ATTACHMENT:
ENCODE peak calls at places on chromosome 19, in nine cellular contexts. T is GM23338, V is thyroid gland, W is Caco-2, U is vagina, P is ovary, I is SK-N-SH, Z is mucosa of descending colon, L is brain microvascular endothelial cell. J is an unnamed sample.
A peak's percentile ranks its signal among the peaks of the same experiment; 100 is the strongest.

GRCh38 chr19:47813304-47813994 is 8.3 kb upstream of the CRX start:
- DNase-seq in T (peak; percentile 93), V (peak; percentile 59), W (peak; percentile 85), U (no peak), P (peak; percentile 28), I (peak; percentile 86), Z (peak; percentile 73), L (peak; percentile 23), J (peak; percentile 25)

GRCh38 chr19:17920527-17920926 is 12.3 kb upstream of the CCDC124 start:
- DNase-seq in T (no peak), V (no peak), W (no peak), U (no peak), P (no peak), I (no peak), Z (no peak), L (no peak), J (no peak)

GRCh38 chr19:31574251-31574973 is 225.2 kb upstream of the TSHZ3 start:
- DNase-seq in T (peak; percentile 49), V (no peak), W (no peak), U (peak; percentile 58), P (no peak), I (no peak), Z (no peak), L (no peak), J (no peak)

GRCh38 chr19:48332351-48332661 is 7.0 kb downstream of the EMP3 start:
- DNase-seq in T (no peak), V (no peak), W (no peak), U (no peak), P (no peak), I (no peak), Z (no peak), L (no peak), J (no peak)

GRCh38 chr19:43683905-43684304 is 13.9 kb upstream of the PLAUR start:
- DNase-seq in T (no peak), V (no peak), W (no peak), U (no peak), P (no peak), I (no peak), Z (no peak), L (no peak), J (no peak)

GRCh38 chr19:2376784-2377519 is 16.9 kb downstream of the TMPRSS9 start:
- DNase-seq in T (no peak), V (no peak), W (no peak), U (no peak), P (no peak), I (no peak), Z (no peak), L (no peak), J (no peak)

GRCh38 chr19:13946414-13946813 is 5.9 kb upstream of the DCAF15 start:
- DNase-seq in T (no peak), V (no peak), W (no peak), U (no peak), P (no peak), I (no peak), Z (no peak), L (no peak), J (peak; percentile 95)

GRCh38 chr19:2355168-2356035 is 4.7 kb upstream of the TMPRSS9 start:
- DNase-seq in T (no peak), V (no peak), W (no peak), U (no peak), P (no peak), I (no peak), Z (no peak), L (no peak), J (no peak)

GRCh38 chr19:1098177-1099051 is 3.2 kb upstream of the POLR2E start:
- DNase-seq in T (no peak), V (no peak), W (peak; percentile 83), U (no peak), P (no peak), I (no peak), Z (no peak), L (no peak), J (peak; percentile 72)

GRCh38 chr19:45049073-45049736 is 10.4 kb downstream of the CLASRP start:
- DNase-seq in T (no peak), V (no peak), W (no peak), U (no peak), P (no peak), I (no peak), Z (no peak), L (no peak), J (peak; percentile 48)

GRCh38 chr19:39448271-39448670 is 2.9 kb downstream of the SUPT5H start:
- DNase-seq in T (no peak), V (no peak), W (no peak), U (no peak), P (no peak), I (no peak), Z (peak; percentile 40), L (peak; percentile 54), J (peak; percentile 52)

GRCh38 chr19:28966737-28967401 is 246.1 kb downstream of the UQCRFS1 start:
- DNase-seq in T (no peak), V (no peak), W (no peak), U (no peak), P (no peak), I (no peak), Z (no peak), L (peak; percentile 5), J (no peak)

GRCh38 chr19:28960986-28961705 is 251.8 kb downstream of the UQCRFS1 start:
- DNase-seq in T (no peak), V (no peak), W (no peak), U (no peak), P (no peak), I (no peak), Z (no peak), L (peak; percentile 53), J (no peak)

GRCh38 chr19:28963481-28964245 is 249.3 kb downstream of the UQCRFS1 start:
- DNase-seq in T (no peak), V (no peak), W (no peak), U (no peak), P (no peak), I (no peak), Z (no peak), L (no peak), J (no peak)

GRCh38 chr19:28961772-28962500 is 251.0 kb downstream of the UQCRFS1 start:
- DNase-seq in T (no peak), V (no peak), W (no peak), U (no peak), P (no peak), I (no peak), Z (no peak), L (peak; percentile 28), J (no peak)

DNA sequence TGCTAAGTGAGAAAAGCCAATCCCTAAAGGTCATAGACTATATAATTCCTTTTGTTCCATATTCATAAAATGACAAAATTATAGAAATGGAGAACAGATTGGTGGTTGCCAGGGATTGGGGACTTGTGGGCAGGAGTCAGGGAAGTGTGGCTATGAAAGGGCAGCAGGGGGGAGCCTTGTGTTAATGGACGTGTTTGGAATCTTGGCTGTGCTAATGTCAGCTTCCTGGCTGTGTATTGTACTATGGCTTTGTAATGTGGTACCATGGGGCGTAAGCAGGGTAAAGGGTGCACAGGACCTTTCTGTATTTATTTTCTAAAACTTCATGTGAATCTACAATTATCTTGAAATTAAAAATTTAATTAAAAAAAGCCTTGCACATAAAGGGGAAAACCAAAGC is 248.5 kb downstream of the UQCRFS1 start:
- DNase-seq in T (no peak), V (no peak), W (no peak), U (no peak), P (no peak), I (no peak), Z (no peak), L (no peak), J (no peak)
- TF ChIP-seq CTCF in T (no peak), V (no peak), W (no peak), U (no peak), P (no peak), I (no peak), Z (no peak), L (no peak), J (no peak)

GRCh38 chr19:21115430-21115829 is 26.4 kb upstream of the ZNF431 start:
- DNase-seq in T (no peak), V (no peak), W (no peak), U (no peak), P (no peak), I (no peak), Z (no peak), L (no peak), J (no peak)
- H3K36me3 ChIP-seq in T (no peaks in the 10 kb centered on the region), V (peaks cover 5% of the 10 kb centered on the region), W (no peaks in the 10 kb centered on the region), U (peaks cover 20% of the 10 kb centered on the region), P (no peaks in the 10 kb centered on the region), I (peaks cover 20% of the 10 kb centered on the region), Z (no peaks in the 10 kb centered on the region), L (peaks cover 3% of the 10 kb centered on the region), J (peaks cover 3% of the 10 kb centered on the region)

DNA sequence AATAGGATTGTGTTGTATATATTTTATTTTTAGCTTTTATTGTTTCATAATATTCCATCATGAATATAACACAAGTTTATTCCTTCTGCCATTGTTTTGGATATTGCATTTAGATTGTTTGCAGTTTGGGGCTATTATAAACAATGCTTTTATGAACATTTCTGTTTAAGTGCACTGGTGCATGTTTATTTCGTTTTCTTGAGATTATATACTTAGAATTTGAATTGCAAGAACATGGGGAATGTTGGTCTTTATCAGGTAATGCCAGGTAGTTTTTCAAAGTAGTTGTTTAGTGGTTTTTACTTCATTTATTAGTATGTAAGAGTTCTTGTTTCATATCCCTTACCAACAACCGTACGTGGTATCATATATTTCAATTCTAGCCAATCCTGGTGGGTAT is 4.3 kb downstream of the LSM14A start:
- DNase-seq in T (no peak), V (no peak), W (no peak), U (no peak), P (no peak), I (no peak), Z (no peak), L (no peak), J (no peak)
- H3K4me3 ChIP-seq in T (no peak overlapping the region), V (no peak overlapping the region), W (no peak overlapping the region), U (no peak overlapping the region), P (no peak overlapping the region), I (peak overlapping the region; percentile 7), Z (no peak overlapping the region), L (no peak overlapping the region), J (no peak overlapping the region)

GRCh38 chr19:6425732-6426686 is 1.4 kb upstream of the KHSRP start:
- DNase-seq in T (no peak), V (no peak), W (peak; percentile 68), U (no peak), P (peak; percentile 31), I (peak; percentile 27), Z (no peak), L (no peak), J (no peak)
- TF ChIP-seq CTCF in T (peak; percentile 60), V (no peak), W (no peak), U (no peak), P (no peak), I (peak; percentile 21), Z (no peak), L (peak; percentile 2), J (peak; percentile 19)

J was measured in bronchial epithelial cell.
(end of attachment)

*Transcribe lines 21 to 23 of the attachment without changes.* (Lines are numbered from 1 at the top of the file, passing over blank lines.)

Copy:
GRCh38 chr19:45049073-45049736 is 10.4 kb downstream of the CLASRP start:
- DNase-seq in T (no peak), V (no peak), W (no peak), U (no peak), P (no peak), I (no peak), Z (no peak), L (no peak), J (peak; percentile 48)

GRCh38 chr19:39448271-39448670 is 2.9 kb downstream of the SUPT5H start: